For years, I’ve made fantasy golf picks, power rankings and given betting tips about PGA Tour events.
I’ve looked at two main factors, current form and course history, and tried to bring those together to offer selections and my best guess as to who will contend in a given week.
However, I developed a weekly rubric which offers a clear-cut ranking system based on data points weighted in a formula. So far, it’s been a tremendous success. Here’s a look at the PGA Tour winners in the restart and where they landed in the model:
- Charles Schwab Challenge at Colonial: Daniel Berger – No. 21
- RBC Heritage: Webb Simpson – No. 7
- Travelers Championship: Dustin Johnson – No. 10
- Rocket Mortgage Classic: Bryson DeChambeau – No. 2
- Workday Charity Open: Collin Morikawa – No. 11
- the Memorial Tournament: Jon Rahm – No. 6
- WGC FedEx St. Jude Invitational: Justin Thomas – No. 6
- PGA Championship: Collin Morikawa – No. 13
- The Northern Trust: Dustin Johnson – No. 20
- BMW Championship: Jon Rahm – No. 2
- US Open: Bryson DeChambeau – No. 9
Let me walk you through the rubric’s tenets and show off this week’s results.
To see our hidden picks and weekly model, join Forebucks!
For just $50 for 12 months or for free with a qualifying sportsbook deposit, Forebucks members get access to our winning weekly PGA Tour event model, in-depth DraftKings picks, searchable database of PGA Tour results from 2011-present and top-15 PGA Tour trends, as well exclusive members-only content.
You’ll also have access to our course fit modeling, Quality Stokes Gained data, course demand insights, as well individual access to fantasy expert Ryan Ballengee for your unique questions.
How the rubric works
The reason I’m calling this a rubric is because I think a model implies a guess about how the tournament will play out. I don’t think any model can do that. There are plenty of factors data can’t quantify, including luck of the draw, playing partners, hole locations, weather and sheer random stuff.
That’s why the rubric is rooted in things we can quantify more broadly without getting too into the weeds. I don’t believe specific statistics matter for each course. Each player is different, and they achieve their best results slightly differently, as our Course Fit tool indicates. A player can perform well on most PGA Tour courses doing things their way, and their past performance on a course is best indicative of their fit, not where they rank in certain categories.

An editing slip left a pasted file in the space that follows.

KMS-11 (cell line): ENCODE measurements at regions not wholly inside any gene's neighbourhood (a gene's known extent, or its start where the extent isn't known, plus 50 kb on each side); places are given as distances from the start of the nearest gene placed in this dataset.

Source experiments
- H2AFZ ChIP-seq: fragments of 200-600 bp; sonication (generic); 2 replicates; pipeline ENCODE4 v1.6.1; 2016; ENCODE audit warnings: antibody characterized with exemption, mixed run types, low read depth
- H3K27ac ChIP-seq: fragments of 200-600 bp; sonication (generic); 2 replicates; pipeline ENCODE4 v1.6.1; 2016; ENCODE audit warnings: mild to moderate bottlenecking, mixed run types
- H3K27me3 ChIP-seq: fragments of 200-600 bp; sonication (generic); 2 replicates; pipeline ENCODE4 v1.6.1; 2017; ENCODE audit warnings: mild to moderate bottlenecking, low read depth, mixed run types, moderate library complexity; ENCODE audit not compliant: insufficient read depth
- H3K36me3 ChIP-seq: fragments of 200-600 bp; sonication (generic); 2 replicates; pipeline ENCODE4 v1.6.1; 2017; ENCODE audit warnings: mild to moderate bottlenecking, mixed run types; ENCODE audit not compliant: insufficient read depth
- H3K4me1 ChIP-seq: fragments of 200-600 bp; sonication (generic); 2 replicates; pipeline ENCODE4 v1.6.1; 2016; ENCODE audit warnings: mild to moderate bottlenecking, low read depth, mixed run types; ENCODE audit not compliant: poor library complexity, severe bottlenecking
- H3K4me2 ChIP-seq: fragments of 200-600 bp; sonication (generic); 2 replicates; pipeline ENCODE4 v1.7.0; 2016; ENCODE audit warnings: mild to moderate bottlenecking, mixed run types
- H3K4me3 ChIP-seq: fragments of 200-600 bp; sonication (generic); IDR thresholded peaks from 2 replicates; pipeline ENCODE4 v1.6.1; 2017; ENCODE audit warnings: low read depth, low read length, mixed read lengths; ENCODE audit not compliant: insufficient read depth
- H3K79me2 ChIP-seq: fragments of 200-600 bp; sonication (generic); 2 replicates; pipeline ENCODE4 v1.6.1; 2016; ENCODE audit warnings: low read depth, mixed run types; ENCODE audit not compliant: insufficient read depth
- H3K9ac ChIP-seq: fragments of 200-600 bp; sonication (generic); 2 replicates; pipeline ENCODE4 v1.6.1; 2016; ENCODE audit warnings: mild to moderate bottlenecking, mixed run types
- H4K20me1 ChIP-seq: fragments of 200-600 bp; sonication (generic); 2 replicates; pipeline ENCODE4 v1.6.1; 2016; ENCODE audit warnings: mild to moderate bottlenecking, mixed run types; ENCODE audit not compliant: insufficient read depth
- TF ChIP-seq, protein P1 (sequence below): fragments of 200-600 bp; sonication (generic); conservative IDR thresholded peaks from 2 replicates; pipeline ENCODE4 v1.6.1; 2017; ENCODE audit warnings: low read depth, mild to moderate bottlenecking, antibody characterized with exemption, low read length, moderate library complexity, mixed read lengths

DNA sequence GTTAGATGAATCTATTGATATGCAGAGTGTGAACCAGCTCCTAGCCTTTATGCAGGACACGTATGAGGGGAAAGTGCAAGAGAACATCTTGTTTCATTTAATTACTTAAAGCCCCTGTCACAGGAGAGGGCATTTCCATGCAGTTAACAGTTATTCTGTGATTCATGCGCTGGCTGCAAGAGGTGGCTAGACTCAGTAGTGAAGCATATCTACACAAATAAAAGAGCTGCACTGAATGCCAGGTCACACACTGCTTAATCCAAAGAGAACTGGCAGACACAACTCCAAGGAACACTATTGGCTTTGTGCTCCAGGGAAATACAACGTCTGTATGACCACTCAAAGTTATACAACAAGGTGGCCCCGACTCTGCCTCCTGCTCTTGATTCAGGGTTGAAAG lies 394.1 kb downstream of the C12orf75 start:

That said, the biggest chunk of my rubric relies on strokes gained, as well our derivative, Quality Strokes Gained, which weights a player’s strokes gained against the depth of field they face. The rubric looks at this data over the longer term and medium term to derive a player’s quality across the tour and across different fields.
Next, the rubric accounts for two factors I look at every week: current form in the last five PGA Tour events played and their average strokes gained on the host course in the last three years.
All told, the model is designed to point out quality players and boost those middling players who have good current form or good course history.
2020 Sanderson Farms Championship rankings
You’ll see with the rubric that I’ve listed the top 50, as well their current betting odds and DraftKings price.
There’s no way anyone saw Hudson Swafford, playing on the end of a major medical extension, coming in the Dominican Republic. However, it was fun to see an altered, scaled down model try to figure out the tournament. I learned some things from limiting strokes gained and quality strokes gained to just the quality of field, and now we’re implementing that into the model this week and moving forward. They’re small portions of the model, but they should help us identify some guys who play better against certain types of fields.
The ranking at the top absolutely makes sense, so hopefully we find some gems in the 20s and 30s.
Click header to sort; the better their position, the more the rubric likes them
|POS||PLAYER||PTS||DK PRICE||DK RANK||ODDS||ODDS RANK|
|4||An, Byeong Hun||0.7||10000||4||3000||6|